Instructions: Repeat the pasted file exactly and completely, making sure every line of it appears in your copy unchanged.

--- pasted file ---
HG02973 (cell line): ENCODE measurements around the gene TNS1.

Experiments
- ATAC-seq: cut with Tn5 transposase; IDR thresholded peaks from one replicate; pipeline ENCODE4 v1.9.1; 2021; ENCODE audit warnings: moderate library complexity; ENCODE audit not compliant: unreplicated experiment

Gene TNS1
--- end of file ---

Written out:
HG02973 (cell line): ENCODE measurements around the gene TNS1.

Experiments
- ATAC-seq: cut with Tn5 transposase; IDR thresholded peaks from one replicate; pipeline ENCODE4 v1.9.1; 2021; ENCODE audit warnings: moderate library complexity; ENCODE audit not compliant: unreplicated experiment

Gene TNS1